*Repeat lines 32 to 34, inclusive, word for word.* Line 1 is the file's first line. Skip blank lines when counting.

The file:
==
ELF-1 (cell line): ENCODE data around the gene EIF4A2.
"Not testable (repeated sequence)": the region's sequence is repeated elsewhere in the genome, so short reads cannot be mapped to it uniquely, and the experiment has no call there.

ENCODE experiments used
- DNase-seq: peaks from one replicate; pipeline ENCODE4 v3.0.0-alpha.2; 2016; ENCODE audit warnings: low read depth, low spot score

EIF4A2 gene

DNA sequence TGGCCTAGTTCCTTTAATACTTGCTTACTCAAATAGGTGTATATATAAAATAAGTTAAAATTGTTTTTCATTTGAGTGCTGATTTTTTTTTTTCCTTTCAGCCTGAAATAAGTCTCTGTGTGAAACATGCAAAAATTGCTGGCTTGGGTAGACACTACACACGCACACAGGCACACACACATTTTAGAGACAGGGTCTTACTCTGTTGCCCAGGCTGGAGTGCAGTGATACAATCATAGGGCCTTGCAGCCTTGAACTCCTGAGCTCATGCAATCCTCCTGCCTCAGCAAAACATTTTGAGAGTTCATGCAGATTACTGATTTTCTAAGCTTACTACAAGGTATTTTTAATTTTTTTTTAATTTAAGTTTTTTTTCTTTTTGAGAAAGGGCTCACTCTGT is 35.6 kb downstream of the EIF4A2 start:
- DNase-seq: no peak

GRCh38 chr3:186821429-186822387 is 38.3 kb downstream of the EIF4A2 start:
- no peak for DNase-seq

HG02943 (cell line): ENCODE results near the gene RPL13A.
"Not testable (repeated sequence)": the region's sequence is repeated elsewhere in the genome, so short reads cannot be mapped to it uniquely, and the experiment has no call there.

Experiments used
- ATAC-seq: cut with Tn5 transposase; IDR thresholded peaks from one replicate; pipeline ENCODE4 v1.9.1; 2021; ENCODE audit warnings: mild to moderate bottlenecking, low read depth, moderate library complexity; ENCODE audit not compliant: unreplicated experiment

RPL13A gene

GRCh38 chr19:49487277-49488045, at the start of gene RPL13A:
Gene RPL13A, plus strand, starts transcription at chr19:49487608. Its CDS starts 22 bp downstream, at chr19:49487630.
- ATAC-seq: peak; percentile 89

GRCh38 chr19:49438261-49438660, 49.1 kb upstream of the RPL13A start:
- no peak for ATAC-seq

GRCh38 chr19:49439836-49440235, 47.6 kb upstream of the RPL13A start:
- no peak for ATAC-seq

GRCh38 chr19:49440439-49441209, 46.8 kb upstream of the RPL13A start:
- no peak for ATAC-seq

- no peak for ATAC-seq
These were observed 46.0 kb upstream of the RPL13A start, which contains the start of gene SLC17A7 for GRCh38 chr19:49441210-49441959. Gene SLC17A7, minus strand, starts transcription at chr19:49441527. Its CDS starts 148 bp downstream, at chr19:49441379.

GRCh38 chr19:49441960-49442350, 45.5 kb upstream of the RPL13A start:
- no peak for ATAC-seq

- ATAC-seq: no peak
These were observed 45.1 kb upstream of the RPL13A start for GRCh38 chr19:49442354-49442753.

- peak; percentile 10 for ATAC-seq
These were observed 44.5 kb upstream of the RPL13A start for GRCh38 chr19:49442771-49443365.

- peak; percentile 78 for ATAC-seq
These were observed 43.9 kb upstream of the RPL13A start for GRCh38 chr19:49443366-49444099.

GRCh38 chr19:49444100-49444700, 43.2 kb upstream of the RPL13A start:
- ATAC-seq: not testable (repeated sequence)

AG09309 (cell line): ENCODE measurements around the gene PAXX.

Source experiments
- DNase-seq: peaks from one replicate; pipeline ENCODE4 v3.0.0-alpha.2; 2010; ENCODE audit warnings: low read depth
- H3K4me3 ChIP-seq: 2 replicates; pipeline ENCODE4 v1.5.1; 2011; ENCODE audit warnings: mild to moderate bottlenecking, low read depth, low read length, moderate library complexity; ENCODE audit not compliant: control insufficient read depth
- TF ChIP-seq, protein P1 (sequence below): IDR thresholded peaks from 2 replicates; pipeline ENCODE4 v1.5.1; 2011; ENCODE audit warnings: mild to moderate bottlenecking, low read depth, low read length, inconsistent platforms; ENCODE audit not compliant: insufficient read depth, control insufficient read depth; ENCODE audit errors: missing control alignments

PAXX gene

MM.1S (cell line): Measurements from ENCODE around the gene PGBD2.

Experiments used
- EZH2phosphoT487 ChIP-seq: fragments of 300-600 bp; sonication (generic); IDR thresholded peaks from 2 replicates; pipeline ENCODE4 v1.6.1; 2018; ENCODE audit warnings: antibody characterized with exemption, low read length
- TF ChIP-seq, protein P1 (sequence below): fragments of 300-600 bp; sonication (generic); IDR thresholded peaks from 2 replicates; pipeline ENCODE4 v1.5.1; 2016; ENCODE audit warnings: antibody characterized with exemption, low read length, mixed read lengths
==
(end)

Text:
- peak; percentile 78 for ATAC-seq
These were observed 43.9 kb upstream of the RPL13A start for GRCh38 chr19:49443366-49444099.

GRCh38 chr19:49444100-49444700, 43.2 kb upstream of the RPL13A start: